Frequently Asked Questions

When it comes to genetic testing and counseling, many questions probably come to mind. Below are some of our most frequently asked questions:

Genetic counseling is a process of providing information and support about genetics and inherited conditions to an individual or family. The goal of genetic counseling is to provide clear and clinically relevant information about genetic risk factors in an atmosphere of support and education.

Genetic counselors are health care professionals with graduate degrees and experience in the areas of medical genetics and counseling. Most enter the field with a background in biology, genetics, nursing, psychology, public health or social work.

During your cancer risk assessment, the genetic counselor will discuss whether genetic testing is an option for you or your family to consider. Genetic testing involves analyzing a blood sample for specific changes in the DNA, or genetic information. The decision to have genetic testing is a personal choice that can be made at the time of the counseling visit, or at a future date.

During your first visit, the genetic counselor will review your family medical history, and help you understand the role of genes in causing cancer. The genetic counselor will perform a cancer risk assessment based on the information you provide. We will discuss the chance that a risk for cancer might be passed through the genes in your family and discuss any genetic testing that could be helpful for your family. We will also give you a general estimate of your personal cancer risks. During the risk assessment, we will discuss appropriate screening and prevention for you and your family. If eligible, you will be given information about research programs at Banner MD Anderson Cancer Center.

The first genetic consultation visit will usually last 60-90 minutes.

Once a genetic counselor has met with you for your cancer risk assessment, she can discuss with you how often you may need to be seen again. This often depends on follow-up of additional family history information, whether you or a family member decides to have genetic testing and the complexity of the situation.

You are welcome to invite anyone to come with you (family, friend, etc.) to your appointment, but you will be the main focus of the consultation. If you bring a friend or family member with you and they have specific questions or concerns, it may be necessary to schedule a separate appointment for them.

Genetic testing is not recommended for everyone. During your cancer risk assessment, we will help you decide if genetic testing is right for you. Genetic testing usually begins with a family member who has had cancer. Individuals should thoroughly consider whether or not to have genetic testing. During the genetic counseling visit, we will discuss any concerns you may have about genetic testing as well as possible results, benefits, risks and limitations of the testing. We will also discuss cost, insurance coverage and issues of genetic discrimination.

Genetic testing is available for some families with a strong family history of certain types of cancer. During your cancer risk assessment, we will help you decide if genetic testing is right for you or your family. It is best to begin genetic testing with a family member who has had cancer or a precancerous condition that suggests susceptibility to cancer. The genetic counselor will discuss who the best person in your family is to consider genetic testing.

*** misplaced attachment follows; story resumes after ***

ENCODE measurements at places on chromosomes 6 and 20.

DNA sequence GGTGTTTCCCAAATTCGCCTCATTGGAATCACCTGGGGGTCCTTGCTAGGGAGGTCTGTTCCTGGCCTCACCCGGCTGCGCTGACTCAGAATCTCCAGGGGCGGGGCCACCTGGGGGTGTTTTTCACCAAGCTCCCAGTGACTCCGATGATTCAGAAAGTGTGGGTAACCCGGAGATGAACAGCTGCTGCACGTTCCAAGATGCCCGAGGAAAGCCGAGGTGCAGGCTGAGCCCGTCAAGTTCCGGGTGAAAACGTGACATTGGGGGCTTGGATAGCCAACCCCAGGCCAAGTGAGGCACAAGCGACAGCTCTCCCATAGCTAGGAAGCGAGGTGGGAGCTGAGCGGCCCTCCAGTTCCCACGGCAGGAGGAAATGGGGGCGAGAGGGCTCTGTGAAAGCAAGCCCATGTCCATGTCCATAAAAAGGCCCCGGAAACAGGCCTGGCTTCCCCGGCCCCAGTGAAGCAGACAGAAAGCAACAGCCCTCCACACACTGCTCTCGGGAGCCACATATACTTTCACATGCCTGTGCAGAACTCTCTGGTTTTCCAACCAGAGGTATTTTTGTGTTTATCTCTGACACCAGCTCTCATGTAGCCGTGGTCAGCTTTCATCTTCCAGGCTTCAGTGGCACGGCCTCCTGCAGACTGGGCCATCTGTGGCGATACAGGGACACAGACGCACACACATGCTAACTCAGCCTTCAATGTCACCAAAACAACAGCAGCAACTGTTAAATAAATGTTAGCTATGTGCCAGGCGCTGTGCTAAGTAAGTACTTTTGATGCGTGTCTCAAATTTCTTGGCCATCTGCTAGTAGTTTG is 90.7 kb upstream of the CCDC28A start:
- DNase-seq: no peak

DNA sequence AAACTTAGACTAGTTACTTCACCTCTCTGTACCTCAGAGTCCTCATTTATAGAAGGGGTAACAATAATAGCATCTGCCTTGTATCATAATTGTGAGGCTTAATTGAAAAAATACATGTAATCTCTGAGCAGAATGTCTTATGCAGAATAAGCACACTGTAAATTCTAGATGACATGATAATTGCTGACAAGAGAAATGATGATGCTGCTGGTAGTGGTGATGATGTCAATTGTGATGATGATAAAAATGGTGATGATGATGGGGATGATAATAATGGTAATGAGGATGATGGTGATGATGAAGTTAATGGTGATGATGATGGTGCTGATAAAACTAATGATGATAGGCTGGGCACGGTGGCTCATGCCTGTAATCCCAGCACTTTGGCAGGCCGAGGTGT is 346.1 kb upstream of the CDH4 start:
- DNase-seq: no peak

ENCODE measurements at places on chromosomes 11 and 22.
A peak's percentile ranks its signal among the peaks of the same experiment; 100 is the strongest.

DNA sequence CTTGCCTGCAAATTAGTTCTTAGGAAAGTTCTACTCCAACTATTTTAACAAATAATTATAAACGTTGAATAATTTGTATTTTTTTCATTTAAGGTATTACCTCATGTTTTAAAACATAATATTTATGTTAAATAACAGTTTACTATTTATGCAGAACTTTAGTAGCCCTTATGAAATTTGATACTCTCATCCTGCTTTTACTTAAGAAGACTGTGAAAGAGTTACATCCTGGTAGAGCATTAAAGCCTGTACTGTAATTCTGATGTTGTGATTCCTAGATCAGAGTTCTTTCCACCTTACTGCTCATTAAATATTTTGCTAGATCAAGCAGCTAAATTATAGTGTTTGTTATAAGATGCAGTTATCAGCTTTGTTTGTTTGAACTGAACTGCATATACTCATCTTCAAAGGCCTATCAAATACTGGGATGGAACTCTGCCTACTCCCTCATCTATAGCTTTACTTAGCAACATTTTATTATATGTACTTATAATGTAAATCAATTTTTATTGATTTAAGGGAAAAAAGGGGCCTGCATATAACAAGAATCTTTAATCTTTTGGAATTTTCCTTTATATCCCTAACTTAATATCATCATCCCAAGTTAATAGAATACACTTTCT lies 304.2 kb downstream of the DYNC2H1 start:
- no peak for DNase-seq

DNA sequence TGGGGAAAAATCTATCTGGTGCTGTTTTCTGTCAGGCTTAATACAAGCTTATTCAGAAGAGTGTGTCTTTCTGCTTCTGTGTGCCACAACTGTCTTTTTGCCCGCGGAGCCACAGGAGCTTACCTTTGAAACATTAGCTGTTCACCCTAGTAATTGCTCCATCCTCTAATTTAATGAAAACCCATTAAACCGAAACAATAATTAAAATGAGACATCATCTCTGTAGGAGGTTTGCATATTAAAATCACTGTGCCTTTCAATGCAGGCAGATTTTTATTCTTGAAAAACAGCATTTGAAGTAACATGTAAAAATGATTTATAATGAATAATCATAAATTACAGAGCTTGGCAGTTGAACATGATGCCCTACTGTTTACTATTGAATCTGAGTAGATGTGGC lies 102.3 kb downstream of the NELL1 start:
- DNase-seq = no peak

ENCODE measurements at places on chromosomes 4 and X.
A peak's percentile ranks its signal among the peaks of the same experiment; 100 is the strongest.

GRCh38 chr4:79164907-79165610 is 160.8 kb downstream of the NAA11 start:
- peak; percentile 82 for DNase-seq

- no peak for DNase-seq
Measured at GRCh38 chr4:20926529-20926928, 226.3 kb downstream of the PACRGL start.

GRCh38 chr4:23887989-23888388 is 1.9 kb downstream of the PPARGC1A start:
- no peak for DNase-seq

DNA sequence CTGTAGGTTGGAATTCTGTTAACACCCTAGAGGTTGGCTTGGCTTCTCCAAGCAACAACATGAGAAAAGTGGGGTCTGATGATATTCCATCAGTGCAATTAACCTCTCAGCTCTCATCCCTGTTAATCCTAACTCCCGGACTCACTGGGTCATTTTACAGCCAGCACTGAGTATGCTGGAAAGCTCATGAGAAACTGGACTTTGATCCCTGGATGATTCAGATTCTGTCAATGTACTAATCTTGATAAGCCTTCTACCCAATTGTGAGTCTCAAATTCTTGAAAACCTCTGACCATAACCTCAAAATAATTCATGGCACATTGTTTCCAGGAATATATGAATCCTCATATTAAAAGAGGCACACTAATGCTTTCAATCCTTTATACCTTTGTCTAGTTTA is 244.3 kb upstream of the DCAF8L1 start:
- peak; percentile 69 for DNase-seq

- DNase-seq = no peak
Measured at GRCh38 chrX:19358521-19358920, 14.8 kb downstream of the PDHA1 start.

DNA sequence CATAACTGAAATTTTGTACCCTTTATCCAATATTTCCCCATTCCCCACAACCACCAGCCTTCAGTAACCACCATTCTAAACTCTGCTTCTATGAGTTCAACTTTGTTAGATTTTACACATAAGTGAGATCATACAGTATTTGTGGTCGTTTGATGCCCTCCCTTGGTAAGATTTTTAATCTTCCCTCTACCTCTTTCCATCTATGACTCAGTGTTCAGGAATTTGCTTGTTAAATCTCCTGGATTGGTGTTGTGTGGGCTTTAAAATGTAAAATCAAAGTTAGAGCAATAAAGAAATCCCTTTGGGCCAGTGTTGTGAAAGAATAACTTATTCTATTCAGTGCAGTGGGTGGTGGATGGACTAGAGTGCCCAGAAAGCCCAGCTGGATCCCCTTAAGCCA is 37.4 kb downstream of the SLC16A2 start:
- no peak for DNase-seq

No. There is no special preparation before you have your blood drawn for genetic testing. Patients typically have one to two tubes of blood drawn for testing. The genetic counselor will explain the process of genetic testing before you have your blood drawn to answer any of your questions and concerns.

Once a genetic test is determined to be appropriate for you or your family, the genetic counselor will discuss with you the sensitivity of the test (ability to detect genetic changes).

The cost ranges from $350 - $4,000 or more, based on the specific test ordered. The genetic counselor will determine the specific genetic test that is recommended for you and discuss the cost of testing prior to ordering any genetic testing. Some insurance companies cover the cost of genetic testing.

Our services are covered by many insurance companies. In order to verify if your insurance company will cover your visit, please contact your Patient Financial Services Specialist.

If your insurance requires a letter of medical necessity for your genetic counseling visit to be covered, please contact your referring physician and ask them to provide your insurance the letter of medical necessity.

If you choose to undergo genetic testing, the genetic counselor will discuss insurance coverage and letter of medical necessity. The genetic counselor will not be able to write a letter until after you have received a cancer risk assessment.

At the time of your blood draw, the genetic counselor will discuss with you the estimated length of time it will take the lab to analyze your sample. The range is usually from two weeks to one month. The genetic counselor will contact you with your test results when they become available. If a follow up appointment is necessary to discuss your results, the genetic counselor will inform you at the time you are contacted.

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